After one of the most violent and bloody days in its modern history, Egypt is facing a month-long state of emergency and overnight curfew, its interim government in crisis and citizens deeply divided.
The official death toll from Wednesday's military crackdown on supporters of deposed president Mohamed Mursi stands at 525, and 3572 injured, but human rights groups fear it will climb much higher. About 43 policemen are understood to be included.
As the fires burning at what was the protest camp the Rabaa al-Adawiya mosque in Nasr City burned well into the night, Cairo's usually jammed streets were deserted, shops shuttered.
And all over the country, communities were counting the cost of the past six weeks of political polarisation - churches were burned in the Upper Egypt cities of Minya and Sohag and as well as in Suez as sectarian violence spiked in the wake of the military's actions against the Muslim Brotherhood.
Clashes between pro- and anti-Muslim Brotherhood supporters broke out across Egypt - the largest toll was in Minya, about 250 kilometres south of Cairo, where health ministry officials said 41 people had died, six of them policemen.
Ten were killed in Alexandria, 15 in Ismailia 35 in Fayoum, while another five died in Suez when protesters tried to storm a government office, al-Jazeera reported.
The military's use of excessive force to clear the thousands-strong pro-Mursi protest camps - with bulldozers, tear gas, armoured personnel carriers and the firing of birdshot and live ammunition - was condemned by human rights groups, the United Nations and Western governments.
US Secretary of State John Kerry said the US ''strongly condemns today's violence and bloodshed across Egypt.'' Describing it as ''a serious serious blow to reconciliation and the Egyptian people's hopes for a transition towards democracy and inclusion'', Mr Kerry called for restraint and said the military and its interim government had a ''unique responsibility to prevent further violence''.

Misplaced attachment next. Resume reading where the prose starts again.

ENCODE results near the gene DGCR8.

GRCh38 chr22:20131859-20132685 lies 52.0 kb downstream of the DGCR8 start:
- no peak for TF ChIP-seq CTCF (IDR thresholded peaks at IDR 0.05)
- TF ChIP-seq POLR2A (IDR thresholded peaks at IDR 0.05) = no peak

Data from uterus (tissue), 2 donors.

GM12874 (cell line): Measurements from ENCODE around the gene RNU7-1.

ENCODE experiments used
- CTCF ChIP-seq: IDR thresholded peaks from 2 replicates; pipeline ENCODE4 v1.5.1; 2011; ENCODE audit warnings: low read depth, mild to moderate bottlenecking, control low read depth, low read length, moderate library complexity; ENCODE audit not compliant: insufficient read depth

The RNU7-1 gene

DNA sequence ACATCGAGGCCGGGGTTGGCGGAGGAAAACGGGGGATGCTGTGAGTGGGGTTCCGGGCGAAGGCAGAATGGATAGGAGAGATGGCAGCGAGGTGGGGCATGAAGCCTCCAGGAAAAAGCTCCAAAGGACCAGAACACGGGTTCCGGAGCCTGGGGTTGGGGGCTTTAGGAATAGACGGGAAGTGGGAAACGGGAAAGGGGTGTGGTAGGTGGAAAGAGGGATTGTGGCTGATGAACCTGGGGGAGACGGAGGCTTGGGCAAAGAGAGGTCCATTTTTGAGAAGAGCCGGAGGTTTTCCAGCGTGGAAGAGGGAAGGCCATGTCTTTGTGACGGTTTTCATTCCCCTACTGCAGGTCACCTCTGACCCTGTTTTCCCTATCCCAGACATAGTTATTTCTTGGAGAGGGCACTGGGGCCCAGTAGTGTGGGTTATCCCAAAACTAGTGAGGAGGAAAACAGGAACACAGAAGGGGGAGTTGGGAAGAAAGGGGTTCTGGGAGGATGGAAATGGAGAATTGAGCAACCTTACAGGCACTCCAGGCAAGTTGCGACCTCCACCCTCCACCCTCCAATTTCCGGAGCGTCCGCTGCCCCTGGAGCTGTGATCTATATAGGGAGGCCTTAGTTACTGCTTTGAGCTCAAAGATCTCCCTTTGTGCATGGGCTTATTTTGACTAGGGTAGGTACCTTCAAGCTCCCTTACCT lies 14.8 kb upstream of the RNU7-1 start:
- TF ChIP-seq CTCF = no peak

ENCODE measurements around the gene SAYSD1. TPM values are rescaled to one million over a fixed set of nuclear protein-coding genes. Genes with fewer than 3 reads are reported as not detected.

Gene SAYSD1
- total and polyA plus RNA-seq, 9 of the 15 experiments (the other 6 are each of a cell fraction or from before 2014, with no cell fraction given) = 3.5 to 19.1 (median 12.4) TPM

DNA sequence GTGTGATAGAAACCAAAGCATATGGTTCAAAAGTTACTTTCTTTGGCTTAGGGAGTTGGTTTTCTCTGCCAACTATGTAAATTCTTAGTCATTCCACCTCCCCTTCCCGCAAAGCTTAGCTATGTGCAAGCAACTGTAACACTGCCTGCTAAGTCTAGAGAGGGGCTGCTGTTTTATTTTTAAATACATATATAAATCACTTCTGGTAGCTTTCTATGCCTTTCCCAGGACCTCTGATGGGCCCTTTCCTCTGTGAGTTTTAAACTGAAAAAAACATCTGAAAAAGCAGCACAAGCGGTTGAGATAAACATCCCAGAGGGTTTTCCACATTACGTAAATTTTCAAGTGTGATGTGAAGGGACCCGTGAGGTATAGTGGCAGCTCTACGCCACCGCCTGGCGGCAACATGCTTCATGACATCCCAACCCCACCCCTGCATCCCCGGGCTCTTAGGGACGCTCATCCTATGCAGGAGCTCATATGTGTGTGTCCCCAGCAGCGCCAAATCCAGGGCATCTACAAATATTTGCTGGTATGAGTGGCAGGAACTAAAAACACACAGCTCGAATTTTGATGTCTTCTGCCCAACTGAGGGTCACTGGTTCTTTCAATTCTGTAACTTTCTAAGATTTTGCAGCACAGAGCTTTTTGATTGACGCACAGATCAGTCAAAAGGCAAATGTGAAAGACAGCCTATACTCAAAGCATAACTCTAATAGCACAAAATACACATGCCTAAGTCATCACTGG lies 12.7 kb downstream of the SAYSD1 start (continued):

On Thursday, Australian Foreign Affairs Minister Bob Carr told ABC radio the events in Egypt were a ''tragic loss of life which Australia unreservedly condemns''. DFAT's travel advice is ''reconsider your need to travel''.
The US was reviewing the $US1.5 billion($1.65 billion) in aid it gives Egypt each year - most of which goes to the military - a spokesman for President Barack Obama said, adding the violence was ''directly counter to pledges from the interim government to pursue reconciliation'' with the Muslim Brotherhood.
It has consistently refused to label the actions to remove Dr Mursi as a coup as that would force it to suspend aid - a move many fear could bring an end to the Camp David accords that govern Egypt's often tense relationship with its neighbour, Israel.
Prime Minister Hazem Al Beblawi and Interior Minister Mohamed Ibrahim defended the crackdown, saying all other avenues had been exhausted.
''It was necessary to take a firm stand,'' Mr Beblawi said. ''When things spiral out of control, that's unacceptable.''
The National Salvation Front - a coalition of 11 political parties - also defended the action. It said the operation was ''a victory against all political forces trafficking in the name of religion'', alleging the Muslim Brotherhood bore ''full responsibility'' for the violence because its protests had not been peaceful.
But Vice-President Mohammed ElBaradei announced his resignation, saying he could not shoulder responsibility for ''bloodshed that could have been avoided''.
smh.com.au, with Judith Ireland